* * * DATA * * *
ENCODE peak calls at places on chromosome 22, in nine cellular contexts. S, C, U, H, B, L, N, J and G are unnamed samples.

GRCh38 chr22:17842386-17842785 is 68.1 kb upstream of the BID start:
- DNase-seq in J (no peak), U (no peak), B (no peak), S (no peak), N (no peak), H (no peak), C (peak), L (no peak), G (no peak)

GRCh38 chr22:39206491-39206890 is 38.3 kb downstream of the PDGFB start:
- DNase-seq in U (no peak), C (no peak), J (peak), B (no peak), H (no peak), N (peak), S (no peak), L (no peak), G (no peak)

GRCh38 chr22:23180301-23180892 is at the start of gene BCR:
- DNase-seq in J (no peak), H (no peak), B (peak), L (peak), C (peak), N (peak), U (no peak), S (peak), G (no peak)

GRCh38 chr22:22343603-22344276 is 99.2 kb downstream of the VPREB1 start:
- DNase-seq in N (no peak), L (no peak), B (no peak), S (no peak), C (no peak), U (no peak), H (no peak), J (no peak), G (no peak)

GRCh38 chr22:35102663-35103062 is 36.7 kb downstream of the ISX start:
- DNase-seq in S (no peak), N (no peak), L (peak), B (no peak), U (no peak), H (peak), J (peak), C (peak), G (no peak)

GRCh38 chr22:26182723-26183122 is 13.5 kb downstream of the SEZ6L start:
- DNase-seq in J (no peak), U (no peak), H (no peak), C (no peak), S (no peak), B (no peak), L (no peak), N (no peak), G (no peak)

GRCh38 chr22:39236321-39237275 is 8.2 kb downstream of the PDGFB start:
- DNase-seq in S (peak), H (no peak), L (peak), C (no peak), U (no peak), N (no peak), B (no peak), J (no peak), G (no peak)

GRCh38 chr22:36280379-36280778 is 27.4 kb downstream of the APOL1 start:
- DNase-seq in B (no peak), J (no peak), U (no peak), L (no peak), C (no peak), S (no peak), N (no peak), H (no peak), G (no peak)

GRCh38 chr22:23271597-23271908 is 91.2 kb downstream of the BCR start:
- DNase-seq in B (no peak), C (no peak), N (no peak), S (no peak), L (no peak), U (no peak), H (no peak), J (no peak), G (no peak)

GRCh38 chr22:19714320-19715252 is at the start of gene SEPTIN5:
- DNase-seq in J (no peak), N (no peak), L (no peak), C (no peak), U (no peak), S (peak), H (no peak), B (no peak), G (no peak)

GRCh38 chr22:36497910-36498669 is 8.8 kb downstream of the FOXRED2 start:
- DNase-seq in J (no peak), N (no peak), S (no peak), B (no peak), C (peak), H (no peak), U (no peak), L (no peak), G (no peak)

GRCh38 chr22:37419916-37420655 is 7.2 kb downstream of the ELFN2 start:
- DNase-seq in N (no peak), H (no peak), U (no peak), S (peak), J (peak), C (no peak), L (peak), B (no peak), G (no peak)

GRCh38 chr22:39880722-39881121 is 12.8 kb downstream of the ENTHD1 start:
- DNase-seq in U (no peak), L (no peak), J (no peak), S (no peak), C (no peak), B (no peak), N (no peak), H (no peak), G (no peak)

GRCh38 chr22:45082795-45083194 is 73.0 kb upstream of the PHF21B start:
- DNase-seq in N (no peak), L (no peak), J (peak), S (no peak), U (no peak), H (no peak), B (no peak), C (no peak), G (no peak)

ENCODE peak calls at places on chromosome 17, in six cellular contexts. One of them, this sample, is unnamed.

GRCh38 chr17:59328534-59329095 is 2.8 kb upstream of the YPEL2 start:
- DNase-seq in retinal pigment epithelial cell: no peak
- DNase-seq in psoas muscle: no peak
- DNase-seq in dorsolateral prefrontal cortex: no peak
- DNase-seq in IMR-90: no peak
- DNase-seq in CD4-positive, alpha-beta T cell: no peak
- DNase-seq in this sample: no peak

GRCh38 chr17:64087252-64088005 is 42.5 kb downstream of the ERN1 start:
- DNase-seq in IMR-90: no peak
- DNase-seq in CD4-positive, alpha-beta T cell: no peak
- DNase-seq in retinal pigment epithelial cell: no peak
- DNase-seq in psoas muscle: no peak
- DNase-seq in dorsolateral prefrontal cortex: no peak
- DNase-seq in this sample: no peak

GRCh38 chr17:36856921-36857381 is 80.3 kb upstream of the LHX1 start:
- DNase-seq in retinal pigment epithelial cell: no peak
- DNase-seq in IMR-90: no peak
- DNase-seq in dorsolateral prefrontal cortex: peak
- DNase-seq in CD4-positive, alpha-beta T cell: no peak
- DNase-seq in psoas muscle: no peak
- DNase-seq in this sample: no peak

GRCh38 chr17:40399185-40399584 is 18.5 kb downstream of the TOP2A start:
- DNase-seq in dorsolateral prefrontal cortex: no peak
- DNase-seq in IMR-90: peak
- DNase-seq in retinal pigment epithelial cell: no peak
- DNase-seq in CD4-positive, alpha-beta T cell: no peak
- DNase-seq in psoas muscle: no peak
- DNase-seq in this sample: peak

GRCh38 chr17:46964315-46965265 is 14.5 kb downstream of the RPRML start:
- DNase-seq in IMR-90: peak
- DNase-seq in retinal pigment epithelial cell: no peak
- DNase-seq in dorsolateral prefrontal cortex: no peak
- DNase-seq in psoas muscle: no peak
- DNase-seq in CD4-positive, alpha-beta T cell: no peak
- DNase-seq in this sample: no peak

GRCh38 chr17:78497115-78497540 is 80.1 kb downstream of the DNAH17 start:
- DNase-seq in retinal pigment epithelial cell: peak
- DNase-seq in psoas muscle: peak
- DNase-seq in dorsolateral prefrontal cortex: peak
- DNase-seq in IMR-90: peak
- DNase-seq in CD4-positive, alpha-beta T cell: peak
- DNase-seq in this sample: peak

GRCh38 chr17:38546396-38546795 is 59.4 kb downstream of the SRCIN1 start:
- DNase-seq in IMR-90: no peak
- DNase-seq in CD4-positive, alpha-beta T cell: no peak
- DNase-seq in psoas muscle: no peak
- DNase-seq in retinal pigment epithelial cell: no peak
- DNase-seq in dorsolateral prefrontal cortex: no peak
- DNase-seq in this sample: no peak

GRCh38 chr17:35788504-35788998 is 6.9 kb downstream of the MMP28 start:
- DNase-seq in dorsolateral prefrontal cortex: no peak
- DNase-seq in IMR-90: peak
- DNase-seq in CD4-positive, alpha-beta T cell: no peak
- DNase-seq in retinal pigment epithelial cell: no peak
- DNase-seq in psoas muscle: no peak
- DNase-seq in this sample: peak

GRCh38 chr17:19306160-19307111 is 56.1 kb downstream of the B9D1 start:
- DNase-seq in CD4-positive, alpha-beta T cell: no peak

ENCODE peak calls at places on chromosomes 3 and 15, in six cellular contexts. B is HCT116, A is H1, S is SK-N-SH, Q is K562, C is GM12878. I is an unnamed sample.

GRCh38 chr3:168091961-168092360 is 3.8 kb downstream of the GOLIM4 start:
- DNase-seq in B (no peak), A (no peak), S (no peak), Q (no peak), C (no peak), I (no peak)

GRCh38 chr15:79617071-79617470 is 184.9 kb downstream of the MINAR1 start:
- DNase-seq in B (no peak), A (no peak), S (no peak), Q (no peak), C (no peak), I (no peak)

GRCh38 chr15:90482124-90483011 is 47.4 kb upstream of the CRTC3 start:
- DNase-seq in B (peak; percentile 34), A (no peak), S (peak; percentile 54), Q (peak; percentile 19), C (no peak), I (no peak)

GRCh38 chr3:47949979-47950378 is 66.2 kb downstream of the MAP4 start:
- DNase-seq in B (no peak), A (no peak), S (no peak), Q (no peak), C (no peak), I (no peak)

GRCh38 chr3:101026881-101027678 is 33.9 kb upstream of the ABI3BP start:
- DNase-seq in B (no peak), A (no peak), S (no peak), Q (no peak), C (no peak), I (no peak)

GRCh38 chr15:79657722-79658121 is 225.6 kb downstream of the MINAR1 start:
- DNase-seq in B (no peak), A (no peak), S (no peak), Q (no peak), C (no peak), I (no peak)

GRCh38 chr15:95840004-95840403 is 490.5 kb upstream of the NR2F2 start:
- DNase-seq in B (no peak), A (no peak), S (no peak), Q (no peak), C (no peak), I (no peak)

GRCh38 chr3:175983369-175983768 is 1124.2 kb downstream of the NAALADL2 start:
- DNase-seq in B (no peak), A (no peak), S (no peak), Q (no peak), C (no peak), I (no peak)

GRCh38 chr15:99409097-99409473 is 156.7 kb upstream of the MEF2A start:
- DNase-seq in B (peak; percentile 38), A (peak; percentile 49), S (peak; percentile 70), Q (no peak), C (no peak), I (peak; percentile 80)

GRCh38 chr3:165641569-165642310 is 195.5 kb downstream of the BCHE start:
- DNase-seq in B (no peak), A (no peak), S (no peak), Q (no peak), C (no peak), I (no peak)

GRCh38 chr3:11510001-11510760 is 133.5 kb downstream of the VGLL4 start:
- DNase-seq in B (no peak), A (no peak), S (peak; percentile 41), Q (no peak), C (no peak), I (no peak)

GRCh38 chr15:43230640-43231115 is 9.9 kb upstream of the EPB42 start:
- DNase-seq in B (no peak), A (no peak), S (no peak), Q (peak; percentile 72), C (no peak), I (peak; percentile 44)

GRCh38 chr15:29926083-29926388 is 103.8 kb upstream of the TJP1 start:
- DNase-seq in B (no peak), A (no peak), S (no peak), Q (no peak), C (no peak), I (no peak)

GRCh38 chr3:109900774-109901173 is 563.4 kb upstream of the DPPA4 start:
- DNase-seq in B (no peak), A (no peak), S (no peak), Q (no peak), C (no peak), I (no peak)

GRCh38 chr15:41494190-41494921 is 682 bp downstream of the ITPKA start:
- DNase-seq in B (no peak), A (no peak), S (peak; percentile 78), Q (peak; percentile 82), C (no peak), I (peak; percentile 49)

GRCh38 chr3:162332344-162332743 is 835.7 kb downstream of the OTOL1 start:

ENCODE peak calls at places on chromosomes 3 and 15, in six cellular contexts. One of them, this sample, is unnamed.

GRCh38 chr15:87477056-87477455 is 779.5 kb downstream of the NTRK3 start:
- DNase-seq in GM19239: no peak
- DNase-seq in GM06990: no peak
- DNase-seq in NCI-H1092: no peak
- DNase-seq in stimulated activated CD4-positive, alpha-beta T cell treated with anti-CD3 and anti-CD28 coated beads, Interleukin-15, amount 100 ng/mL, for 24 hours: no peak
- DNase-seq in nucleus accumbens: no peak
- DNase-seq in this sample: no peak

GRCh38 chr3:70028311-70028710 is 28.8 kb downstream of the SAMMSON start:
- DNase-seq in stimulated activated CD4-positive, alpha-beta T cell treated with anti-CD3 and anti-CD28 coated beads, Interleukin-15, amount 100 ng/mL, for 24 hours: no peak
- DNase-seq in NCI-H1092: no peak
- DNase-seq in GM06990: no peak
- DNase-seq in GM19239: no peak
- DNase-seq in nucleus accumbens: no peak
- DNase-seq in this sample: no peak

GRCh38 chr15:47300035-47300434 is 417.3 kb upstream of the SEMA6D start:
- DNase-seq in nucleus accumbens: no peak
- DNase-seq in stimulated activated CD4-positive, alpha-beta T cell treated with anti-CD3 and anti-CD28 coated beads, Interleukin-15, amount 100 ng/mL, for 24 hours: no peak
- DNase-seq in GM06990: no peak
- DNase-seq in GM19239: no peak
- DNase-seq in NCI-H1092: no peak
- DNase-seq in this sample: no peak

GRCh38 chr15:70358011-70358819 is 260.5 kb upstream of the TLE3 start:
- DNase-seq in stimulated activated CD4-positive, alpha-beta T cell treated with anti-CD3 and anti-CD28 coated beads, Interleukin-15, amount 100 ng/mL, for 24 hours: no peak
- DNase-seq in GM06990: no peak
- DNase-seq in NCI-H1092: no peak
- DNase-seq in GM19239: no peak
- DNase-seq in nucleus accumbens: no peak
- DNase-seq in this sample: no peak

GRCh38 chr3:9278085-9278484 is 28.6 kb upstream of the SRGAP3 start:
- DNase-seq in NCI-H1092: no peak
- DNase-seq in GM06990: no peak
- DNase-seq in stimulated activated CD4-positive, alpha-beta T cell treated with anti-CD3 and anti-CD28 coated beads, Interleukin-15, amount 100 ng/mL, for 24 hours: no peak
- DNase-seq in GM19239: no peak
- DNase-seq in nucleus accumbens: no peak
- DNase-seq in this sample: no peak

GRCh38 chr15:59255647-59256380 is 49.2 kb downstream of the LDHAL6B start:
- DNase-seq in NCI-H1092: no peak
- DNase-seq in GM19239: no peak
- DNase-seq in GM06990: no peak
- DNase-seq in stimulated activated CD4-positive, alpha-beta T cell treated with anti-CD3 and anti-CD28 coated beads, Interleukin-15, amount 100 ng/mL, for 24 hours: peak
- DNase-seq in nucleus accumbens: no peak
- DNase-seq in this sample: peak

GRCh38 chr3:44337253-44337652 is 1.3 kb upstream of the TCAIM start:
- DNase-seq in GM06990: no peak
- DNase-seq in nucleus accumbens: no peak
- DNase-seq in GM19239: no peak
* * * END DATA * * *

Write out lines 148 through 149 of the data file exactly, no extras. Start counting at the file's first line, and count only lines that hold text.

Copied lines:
- DNase-seq in nucleus accumbens: no peak
- DNase-seq in this sample: no peak